Quote:
Originally Posted by ajsmcs View Post
After the long, in-depth debate on this subject which took place here ( https://www.diymobileaudio.com/forum/...and-power.html) over the past few days, I feel like this sticky really needs to be edited. Despite most of it being true, the following section is patently WRONG, and needs to stop being repeated. Need clarification? See the thread I posted.

"The lesson in all this is that you can never have too much power, and that big amplifiers rarely damage speakers. Little amplifiers driven into clipping burn out speakers. In the scheme of high fidelity, that last barrier to realism is having enough power and being able to approximate real-life loudness levels. The lesson in all this is that you can never have too much power, and that big amplifiers rarely damage speakers. Little amplifiers driven into clipping burn out speakers."

Perhaps a better statement is that "Your sound system can never be too powerful. Despite not intending to listen to music cranked to 11, you really need more power than you might think to actually imitate the dynamics of a live performance."

I say "system" to imply both powerful amplifiers ALONG WITH speakers that can actually handle that power.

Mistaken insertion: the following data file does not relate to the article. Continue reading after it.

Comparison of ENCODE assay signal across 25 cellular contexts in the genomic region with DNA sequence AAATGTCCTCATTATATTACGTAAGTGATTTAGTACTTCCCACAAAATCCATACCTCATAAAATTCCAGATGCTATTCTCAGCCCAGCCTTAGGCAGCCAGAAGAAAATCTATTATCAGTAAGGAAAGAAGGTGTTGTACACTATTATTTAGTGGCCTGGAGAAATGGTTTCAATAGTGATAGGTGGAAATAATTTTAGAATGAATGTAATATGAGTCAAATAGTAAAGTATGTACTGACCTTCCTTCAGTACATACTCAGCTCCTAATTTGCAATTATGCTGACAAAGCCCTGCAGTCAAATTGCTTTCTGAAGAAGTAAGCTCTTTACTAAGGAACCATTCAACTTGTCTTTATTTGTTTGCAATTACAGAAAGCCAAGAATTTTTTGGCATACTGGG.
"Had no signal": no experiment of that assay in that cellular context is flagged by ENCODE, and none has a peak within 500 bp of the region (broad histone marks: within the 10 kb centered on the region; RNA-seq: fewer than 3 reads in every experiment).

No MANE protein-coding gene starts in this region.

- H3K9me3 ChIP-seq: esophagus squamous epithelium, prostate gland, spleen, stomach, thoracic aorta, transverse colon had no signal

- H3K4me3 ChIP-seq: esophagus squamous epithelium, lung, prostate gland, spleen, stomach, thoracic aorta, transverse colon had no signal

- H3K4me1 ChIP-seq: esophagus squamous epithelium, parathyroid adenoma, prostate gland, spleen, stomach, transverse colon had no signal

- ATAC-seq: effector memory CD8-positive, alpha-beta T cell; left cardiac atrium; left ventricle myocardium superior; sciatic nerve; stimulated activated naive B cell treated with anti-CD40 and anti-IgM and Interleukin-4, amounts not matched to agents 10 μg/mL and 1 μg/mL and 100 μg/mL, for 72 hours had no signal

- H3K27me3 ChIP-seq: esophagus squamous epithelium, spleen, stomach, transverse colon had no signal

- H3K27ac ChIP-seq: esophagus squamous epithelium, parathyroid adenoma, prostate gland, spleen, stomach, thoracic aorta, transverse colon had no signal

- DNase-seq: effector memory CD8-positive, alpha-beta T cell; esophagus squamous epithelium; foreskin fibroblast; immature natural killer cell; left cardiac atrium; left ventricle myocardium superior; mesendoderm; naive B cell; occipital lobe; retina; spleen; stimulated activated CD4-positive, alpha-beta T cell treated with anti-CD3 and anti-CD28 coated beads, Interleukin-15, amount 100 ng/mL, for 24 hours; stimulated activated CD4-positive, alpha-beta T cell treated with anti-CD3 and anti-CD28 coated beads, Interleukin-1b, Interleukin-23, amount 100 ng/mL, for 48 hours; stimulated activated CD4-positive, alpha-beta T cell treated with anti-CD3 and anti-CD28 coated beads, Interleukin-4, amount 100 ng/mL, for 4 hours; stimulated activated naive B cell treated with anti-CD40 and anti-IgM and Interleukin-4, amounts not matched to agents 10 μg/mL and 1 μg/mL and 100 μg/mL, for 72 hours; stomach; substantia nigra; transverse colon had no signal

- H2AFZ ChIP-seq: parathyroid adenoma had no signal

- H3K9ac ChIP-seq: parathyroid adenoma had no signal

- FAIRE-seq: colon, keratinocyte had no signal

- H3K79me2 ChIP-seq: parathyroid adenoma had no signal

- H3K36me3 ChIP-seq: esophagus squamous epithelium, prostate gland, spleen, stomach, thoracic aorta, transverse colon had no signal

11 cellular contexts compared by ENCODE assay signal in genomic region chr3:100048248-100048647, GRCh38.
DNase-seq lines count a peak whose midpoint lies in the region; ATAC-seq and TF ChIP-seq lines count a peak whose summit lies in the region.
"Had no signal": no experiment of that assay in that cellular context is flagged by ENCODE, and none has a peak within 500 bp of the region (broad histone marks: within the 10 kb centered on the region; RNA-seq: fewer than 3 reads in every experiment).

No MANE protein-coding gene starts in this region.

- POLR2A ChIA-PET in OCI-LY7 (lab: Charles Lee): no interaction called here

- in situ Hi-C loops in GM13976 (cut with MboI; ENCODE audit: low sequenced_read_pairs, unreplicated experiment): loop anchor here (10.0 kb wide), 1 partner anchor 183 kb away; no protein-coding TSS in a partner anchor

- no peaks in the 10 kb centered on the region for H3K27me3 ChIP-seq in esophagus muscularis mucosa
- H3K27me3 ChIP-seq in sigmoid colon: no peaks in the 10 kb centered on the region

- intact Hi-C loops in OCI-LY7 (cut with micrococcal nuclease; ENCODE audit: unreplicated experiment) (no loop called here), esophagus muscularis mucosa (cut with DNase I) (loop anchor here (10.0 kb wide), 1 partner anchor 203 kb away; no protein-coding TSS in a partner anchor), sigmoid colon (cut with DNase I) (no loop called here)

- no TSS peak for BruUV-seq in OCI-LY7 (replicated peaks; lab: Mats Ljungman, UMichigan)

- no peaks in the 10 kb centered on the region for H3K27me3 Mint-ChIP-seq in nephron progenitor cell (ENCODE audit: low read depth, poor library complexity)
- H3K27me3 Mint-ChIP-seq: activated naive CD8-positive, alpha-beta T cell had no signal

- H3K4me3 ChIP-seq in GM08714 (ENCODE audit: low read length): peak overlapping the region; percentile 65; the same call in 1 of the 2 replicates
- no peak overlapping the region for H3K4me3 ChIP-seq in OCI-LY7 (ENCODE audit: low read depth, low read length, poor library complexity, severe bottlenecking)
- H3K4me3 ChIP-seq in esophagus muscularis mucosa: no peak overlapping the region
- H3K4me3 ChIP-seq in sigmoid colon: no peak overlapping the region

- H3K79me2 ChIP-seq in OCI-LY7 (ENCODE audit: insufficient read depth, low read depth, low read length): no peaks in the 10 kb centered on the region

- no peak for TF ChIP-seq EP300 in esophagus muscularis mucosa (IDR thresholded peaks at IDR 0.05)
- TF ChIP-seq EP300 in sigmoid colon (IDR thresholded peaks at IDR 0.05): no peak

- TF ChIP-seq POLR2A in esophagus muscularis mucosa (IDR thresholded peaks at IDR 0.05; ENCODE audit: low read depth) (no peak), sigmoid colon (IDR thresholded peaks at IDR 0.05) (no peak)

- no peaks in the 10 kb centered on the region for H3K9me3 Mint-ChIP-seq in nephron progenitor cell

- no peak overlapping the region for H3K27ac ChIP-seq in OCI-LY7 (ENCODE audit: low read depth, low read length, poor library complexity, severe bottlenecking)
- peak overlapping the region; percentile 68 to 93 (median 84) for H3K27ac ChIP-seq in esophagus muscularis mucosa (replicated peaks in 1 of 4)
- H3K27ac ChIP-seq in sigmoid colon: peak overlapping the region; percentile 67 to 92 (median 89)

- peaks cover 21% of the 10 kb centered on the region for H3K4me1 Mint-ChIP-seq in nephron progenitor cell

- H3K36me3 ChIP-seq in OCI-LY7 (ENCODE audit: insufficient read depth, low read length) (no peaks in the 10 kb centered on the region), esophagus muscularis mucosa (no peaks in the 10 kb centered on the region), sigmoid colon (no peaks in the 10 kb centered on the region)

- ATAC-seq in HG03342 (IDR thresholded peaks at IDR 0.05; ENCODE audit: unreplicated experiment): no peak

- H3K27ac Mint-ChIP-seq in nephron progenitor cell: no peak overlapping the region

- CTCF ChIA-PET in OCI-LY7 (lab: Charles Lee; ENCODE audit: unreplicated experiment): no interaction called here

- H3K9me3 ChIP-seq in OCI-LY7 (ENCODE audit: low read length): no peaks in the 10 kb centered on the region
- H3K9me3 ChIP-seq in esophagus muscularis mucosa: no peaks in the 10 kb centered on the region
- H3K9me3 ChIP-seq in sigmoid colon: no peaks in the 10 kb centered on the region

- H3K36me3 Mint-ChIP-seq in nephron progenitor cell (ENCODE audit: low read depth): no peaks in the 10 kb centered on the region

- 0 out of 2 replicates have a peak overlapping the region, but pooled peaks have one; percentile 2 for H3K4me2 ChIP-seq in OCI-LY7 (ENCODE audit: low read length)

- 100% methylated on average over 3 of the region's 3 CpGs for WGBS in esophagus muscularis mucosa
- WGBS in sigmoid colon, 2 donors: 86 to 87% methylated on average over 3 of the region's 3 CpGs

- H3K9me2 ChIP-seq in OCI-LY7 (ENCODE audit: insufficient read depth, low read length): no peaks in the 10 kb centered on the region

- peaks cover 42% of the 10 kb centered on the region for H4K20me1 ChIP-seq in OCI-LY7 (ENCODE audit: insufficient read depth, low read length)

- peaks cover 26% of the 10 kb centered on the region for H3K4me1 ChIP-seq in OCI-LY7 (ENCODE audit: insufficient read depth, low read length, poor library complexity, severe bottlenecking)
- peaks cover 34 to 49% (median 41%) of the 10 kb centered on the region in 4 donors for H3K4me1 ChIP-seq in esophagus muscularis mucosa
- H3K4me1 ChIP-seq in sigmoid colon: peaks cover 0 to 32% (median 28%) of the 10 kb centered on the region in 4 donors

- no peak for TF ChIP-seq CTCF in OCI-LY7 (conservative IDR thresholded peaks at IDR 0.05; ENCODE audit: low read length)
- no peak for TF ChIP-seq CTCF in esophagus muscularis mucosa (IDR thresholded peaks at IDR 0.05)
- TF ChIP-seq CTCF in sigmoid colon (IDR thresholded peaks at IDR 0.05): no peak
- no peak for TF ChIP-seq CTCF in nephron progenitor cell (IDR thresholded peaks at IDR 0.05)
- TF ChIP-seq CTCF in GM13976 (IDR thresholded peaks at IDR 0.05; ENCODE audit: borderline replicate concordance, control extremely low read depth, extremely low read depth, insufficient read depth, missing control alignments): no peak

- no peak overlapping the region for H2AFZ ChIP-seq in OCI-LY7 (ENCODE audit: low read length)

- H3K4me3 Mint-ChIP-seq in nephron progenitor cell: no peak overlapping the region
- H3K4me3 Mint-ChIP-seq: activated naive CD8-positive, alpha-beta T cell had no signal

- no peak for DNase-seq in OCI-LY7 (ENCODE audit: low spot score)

Because you can never have too powerful of a sound system, but you can certainly have too powerful of an amplifier.
Even this is a bit inaccurate. While it's true that you can ruin speakers by giving them too much power, it's also very easy to limit an amplifiers output. Just because you have 1k watt of power available to each midbass, doesn't mean that the speaker gets that power. I would argue that you really can't have too powerful of an amplifier, because of how the gain structure works you can easily make the 1k watt amplifier provide an appropriate amount of power.

So yes, you can overpower speakers, but you can also have incredibly powerful amplifiers that will never harm a speaker. This is why people say buy as much power as you can. Running a robust amp at a minimal level can increase the longevity of the equipment vs. running an amp at it's limit.